Neale Hanvey MP and David Torrance MSP said the company “seemed completely unwilling to invest” in the troubled yards in Burntisland, Methil and on the Isle of Lewis.
The engineering firm faces a bleak future after failing to land contracts for offshore wind farms which are to be built off the Fife coast.
The Fife politicians said the owners were one of two major problems to securing vital work for the yards.
They also said the Scottish Government was working with “one hand tied behind its back” because key powers required to help the yards, and the wider renewables supply chain in Scotland, are reserved to Westminster.
In a joint statement, Mr Hanvey and Mr Torrance called on JDriver to invest - or step aside.,
“We are confident that Scottish ministers have done everything within their power to support BiFab,” they said.
“JV Driver seems completely unwilling to invest. The simple solution is that it makes way for someone who can back up their words with investment.”
Their comments came after Mr Hanvey convened a meeting of local SNP MSPs and MPs last week.
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He said: “We had a robust and frank discussion about the future options for the yards. While this is bad news, there is clearly huge potential for Fife to play a central role in our renewables industry.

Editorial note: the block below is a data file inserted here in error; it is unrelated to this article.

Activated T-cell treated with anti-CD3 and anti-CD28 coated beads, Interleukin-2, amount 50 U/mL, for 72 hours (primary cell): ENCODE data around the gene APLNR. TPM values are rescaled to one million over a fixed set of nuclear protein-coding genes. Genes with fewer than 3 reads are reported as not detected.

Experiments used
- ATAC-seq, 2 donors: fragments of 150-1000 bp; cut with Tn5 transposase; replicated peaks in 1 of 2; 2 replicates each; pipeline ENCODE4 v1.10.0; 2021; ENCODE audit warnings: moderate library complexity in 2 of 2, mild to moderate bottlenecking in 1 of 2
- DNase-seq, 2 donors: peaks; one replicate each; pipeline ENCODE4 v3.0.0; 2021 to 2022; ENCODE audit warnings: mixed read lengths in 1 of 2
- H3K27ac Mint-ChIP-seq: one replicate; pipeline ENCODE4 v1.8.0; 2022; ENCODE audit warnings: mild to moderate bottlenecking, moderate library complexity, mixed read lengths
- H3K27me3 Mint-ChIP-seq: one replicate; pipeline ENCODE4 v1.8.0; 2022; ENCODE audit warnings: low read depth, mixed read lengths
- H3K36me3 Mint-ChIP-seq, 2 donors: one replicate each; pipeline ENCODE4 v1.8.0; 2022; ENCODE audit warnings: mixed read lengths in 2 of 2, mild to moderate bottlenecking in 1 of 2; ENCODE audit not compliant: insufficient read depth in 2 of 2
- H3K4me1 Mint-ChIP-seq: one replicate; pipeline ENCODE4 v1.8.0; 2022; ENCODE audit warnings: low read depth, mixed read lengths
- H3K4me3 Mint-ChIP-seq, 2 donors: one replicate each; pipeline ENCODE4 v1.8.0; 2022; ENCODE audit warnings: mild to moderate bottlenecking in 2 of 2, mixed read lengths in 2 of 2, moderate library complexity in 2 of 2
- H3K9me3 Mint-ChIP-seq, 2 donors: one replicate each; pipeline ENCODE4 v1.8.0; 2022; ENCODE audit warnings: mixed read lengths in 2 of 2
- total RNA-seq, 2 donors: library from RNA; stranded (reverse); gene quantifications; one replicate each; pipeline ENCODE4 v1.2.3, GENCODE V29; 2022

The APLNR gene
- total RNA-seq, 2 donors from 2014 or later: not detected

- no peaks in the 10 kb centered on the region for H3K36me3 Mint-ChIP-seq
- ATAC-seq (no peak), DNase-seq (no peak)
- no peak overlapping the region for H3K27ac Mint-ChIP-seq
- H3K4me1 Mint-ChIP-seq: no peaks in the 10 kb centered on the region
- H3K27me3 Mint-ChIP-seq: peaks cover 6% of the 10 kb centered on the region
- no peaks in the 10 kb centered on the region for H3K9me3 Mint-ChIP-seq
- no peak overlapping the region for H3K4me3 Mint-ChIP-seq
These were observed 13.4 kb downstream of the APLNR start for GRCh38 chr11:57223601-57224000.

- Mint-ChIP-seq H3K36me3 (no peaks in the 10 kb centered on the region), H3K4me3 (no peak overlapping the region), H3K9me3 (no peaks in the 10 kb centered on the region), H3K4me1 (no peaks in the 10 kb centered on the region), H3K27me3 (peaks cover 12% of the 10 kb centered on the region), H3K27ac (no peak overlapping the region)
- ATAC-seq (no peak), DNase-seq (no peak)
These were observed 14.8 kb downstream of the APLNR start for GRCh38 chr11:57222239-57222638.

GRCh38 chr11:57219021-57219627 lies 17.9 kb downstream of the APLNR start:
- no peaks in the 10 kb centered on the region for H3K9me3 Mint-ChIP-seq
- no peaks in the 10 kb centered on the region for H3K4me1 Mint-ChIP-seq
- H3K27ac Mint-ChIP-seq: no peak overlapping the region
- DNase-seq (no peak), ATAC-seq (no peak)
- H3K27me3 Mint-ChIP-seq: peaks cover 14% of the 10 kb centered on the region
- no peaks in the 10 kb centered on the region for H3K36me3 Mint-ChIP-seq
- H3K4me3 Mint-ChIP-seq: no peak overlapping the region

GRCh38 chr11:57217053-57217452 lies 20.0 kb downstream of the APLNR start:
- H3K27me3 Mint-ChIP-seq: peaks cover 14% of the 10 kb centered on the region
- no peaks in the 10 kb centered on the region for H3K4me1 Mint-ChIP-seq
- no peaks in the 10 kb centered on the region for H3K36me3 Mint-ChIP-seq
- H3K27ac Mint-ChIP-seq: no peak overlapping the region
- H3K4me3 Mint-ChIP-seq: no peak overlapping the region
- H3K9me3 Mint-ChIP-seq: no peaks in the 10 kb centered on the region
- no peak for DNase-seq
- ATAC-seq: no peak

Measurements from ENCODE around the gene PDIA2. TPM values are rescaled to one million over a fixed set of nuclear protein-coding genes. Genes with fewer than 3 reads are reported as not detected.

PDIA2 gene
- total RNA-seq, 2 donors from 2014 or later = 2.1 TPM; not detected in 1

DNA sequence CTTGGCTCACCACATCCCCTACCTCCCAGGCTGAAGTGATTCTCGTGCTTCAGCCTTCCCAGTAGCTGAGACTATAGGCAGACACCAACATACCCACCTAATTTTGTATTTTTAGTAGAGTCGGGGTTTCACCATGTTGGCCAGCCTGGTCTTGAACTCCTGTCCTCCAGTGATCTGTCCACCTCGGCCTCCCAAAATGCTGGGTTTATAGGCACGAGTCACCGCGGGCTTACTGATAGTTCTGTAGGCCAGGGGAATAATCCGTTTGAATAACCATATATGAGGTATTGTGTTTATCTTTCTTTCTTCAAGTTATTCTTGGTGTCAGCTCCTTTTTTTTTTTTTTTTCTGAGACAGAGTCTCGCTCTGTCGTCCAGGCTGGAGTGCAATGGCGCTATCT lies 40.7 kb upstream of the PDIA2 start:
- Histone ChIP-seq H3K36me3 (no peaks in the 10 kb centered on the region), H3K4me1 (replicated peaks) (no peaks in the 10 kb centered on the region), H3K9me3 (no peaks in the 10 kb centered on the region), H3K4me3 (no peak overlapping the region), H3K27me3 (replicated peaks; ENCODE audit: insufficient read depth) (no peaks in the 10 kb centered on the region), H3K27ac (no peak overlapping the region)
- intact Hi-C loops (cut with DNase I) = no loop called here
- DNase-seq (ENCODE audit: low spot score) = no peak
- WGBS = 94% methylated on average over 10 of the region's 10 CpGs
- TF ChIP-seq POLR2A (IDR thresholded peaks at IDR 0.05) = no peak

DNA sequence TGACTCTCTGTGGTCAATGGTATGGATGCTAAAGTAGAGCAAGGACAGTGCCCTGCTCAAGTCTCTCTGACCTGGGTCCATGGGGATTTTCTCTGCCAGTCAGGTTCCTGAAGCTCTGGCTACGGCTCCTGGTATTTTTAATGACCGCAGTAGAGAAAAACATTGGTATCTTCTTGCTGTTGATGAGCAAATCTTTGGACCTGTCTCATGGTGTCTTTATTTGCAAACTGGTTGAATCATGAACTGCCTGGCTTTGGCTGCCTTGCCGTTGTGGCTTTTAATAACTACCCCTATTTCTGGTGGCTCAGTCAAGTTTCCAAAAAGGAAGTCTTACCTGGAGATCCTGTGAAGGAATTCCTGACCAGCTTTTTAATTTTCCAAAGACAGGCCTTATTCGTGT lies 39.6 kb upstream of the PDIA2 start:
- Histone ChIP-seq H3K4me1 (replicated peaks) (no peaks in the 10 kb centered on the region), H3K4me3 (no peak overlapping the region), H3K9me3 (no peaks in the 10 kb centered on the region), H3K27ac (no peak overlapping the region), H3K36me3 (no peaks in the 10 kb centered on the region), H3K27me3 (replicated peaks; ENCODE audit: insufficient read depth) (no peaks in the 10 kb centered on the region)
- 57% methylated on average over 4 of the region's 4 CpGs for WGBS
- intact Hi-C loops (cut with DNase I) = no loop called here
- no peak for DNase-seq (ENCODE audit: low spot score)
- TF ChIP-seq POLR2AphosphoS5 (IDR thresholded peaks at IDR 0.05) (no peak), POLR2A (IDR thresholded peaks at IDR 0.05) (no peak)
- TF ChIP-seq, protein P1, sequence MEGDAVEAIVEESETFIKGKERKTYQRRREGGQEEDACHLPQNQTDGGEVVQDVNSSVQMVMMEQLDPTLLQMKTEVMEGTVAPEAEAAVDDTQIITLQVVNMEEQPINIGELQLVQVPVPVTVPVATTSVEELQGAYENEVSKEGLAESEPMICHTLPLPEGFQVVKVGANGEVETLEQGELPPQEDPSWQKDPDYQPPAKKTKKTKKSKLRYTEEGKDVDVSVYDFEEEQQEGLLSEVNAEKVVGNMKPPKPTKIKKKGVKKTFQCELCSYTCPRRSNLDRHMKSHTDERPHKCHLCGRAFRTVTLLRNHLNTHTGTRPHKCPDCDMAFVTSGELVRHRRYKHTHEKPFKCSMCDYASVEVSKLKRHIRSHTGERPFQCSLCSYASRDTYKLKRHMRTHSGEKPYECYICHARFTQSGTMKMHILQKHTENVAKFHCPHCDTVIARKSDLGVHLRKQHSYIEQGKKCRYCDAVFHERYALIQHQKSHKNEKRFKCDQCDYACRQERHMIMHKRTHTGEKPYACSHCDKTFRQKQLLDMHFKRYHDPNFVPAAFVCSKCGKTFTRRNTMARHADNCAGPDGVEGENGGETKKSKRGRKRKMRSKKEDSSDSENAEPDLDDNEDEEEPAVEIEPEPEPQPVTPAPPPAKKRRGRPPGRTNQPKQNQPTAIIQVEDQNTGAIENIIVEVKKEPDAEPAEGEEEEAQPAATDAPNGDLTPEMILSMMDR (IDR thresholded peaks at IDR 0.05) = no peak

“The question is how we get from here to there, and it’s obvious to me that the first step is to get JV Driver off the scene.”
Mr Torrance added: “The Scottish Government has fought tooth and nail to secure a future for BiFab, with investment of more than £50m since 2017, but ultimately the lack of investment by the majority shareholder JV Driver, and the fact that key powers that would help the company are reserved to Westminster has resulted in this negative position
“I strongly believe that if JV Driver is not willing to invest in BiFab to create jobs in the renewable sector, and more importantly highly-skilled local jobs that will benefit the local economy, then as the majority shareholder it should step aside and allow other interested parties to come in and invest.”
The politicians also called for a review of the stated aid regulations which, they said, were a major barrier to the Scottish Government saving the yards.
They added: “The reality is BiFab was competitive with all European yards in its bid for the SSE Seagreen fabrication contract, but ultimately the work went to yards in Asia because the UK Government’s Contract for Difference (CfD) auctions drive a race to the bottom on price, while ignoring the wider economic impact.
“JV Driver has confirmed that the failure to include protections for local supply chains in CfD is making it extremely difficult for yards anywhere in the UK to compete for these contracts.
“The Scottish Government has no powers to change the CfD rules. This is squarely a failure of the UK Government and illustrates the unacceptably high price that Scotland is forced to pay as part of the UK.”